That’s powerful stuff. I got feels from a video game. That’s not supposed to happen… is it? So I started investigating the Dragon Age stories on fanfiction.net. As of today, there are over 12,600 Dragon Age stories. That’s a lot of words. And it varies from the awful, to ingeniously crafted smut, to brilliantly crafted epics that deserve attention and praise from Bioware, the franchise owner. As I read, I thought, I can do this. So I did.
I started writing in a ready-made world, where the rules of magic are defined, where there are maps, plot holes, characters, history that are organized in a massive Wiki. “Real” writers, who oppose fan-fiction often suggest that fan fiction writers should just make up their own worlds. Yes. One could. And many do. However, I know how I learn best. I learn by doing. And I know that I wouldn’t even get started if I had to build or adapt a magic system from scratch. I’m lazy. And since Bioware encourages and supports fan fiction, off I went. I learned how to develop a character, write a scene, explore showing vs. telling, as well as dabble in other aspects of publishing, such as building a following and dealing with criticism. For me, fan fiction is like training wheels for writers.
My first piece of fan fiction came in at just over 113,000 words and took me about six months to write and has about 10,000 views (compared to other fan fics, these numbers are quite modest). After I finished, I found a beta reader, went through reviews and edits and then posted it on fanfiction.net. And just like with Amazon, if you post it… they will not automatically come.
So, I joined a Dragon Age writing community, which I have actively participated in for about two years. At first I was shocked that the group mostly consisted of women between 25-45. I thought I was an anomaly. Apparently not. As a group, we’ve been through births, divorces and deaths, we share filthy jokes and recipes, our favorite fan art and pictures of our families. And somewhere in all that socializing, I’ve learned about writing. I also get to experience the joy in creating characters that other readers get excited about. We encourage each other through writer’s block and provide feedback. It’s a great place to be a fan. It’s also a great place to be a hobby writer. No one has any illusions about what we do.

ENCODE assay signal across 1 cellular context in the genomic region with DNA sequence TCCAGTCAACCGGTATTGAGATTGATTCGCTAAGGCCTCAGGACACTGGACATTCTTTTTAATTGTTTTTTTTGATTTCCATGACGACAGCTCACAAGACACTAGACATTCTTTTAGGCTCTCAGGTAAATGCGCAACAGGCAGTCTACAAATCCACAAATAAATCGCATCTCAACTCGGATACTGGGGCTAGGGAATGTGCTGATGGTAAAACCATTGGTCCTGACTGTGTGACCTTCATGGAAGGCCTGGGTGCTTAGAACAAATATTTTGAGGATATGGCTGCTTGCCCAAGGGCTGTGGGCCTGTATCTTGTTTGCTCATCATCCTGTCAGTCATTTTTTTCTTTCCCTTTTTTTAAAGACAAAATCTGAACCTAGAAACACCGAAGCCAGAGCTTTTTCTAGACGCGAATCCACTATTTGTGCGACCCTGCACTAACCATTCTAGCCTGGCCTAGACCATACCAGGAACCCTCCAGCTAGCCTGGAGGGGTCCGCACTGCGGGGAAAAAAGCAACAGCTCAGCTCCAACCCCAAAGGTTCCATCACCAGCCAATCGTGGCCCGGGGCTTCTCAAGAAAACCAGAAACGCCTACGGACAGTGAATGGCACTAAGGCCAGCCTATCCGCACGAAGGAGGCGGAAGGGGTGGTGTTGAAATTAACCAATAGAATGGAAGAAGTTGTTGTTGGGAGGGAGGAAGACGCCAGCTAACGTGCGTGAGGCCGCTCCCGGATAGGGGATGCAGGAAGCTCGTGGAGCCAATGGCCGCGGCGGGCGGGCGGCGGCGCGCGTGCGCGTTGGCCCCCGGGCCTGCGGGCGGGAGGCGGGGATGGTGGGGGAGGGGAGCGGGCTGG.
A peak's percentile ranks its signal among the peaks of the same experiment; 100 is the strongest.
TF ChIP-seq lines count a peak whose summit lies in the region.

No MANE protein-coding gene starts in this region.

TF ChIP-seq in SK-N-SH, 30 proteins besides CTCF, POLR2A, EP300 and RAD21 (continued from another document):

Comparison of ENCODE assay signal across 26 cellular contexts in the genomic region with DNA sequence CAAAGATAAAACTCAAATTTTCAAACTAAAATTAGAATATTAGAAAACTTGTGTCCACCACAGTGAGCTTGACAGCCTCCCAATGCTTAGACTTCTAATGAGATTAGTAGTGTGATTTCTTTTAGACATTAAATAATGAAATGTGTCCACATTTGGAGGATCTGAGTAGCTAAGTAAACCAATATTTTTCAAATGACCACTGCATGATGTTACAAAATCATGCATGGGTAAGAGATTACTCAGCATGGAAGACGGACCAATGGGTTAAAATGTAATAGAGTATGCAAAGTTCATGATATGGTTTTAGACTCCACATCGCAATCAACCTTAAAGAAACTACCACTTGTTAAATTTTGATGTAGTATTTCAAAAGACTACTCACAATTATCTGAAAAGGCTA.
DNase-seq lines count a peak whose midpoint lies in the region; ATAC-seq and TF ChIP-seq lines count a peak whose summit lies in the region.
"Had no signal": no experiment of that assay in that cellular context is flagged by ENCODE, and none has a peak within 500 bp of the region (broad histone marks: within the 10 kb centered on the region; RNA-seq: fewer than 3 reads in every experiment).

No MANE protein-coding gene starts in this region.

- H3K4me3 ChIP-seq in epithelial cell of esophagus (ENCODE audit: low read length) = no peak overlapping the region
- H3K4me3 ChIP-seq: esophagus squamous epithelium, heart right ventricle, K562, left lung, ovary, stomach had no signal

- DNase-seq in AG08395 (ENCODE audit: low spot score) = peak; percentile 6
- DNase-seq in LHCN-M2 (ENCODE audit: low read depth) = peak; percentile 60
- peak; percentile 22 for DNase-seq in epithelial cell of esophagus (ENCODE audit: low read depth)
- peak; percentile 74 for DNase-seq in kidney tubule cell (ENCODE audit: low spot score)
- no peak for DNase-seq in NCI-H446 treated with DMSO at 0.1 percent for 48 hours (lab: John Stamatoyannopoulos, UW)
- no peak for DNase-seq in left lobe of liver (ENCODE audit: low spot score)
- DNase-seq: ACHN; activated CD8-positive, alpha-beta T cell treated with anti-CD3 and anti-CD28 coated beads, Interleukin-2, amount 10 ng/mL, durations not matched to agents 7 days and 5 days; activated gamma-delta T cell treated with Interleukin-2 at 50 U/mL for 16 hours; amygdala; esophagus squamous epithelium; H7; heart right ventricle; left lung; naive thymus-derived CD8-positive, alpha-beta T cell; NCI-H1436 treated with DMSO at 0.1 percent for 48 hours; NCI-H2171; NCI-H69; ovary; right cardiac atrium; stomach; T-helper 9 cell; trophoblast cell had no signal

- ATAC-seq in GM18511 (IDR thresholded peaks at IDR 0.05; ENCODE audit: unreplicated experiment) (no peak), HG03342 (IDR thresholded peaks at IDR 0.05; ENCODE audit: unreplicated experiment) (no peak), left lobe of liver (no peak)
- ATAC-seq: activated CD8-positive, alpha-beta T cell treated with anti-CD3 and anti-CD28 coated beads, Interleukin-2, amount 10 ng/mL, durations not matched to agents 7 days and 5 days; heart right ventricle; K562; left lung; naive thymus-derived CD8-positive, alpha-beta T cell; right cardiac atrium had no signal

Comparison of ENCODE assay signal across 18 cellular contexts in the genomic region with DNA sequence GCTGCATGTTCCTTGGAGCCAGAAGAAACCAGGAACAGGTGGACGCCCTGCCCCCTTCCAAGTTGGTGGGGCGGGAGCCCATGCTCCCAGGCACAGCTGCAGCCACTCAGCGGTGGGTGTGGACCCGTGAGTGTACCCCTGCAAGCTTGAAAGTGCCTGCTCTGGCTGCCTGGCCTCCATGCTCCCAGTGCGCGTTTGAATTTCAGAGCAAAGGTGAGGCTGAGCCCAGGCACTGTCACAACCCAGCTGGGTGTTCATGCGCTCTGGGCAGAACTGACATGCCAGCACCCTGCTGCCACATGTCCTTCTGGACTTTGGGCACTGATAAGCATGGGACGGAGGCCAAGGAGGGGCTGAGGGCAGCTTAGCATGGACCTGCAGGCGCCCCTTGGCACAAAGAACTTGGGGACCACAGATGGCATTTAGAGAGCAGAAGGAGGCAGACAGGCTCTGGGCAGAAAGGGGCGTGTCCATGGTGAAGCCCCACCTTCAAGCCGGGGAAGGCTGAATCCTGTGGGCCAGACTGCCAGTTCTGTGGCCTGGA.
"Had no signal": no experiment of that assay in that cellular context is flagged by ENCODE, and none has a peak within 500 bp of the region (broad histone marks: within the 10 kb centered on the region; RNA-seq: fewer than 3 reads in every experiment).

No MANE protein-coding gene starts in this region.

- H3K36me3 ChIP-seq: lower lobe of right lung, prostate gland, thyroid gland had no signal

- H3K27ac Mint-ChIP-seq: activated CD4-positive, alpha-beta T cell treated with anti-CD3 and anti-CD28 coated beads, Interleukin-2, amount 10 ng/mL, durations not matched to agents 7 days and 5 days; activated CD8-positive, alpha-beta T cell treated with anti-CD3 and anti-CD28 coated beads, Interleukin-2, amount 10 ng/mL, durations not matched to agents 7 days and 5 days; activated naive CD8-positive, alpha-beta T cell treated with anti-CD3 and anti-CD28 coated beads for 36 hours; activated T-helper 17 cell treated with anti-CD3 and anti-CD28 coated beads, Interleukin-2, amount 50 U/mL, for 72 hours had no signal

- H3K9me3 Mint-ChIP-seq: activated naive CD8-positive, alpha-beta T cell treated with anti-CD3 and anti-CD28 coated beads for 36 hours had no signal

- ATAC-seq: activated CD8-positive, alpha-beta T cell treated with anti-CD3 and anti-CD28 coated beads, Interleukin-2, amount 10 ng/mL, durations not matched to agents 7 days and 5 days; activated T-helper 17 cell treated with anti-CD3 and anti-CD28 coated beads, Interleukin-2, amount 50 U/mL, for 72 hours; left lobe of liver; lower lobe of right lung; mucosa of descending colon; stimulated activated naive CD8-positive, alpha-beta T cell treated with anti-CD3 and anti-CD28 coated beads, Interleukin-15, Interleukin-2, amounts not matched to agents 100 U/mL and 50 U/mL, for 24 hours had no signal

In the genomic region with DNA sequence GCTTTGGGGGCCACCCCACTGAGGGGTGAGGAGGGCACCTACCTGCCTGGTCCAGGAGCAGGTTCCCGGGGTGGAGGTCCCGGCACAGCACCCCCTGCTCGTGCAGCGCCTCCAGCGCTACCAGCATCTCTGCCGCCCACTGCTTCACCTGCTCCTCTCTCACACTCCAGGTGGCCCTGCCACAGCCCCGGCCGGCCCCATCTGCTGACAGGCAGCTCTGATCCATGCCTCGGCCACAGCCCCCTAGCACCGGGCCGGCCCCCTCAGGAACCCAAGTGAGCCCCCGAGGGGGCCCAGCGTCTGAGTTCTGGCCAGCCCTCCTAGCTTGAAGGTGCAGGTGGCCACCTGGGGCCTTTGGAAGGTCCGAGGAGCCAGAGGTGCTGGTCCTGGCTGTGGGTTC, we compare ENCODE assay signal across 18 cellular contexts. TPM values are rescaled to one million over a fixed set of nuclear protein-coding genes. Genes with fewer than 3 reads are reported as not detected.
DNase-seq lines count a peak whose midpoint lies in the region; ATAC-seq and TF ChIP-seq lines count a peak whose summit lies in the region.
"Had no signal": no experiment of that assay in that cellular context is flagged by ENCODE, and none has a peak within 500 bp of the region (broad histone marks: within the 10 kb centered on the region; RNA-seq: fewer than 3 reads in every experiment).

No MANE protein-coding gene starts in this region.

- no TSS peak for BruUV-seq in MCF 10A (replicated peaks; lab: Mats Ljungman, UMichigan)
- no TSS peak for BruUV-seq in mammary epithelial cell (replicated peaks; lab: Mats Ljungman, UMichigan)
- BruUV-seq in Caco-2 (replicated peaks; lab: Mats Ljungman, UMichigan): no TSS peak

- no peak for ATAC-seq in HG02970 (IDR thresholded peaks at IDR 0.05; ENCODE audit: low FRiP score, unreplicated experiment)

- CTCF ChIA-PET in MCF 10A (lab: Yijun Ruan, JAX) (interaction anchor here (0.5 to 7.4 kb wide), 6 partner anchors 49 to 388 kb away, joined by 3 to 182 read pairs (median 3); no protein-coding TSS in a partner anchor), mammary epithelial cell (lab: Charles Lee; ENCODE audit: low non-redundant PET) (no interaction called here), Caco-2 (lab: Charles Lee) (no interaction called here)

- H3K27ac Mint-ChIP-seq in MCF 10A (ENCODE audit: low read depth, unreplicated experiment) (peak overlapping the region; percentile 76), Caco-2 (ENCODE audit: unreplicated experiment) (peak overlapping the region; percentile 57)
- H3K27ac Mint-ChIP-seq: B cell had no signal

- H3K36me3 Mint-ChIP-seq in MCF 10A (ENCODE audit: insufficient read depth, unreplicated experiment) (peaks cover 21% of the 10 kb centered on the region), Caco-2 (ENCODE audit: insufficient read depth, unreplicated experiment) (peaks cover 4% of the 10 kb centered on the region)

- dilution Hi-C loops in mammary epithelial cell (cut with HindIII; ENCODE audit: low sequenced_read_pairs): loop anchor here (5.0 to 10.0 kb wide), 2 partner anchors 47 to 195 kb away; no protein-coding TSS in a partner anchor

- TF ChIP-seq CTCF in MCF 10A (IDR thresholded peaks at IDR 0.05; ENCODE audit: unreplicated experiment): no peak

What does Dragon Age and Duran Duran have in common? No matter what the “source” produces, it’s the fans that keep the art vibrant. This particular fandom is also in its equivalence of Durantime. The last game was released in 2011 and the newest in the series is expected out at the end of this year. (My inner fan girl might not be able to handle it—new Duran material and a Dragon Age game?) While the developers are very hard at work, it’s my writing group that has kept my enthusiasm going.
I suppose some of you are wondering, will I take the leap and write something original, and distinctly my own? Probably. I am in the middle of writing an epic right now, which I have promised myself to see through.
Heather, builds online learning for the military to support her diverse interests. She describes herself as a fan girl of many dimensions, which includes an intense love of Duran Duran, an obsession for dark fantasy, and a passion for knitting. She lives in New Brunswick, Canada, with her husband, three kids and two cats. She can be found on Fanfiction.net under the pen-name EasternViolet. She never turns away a new reader.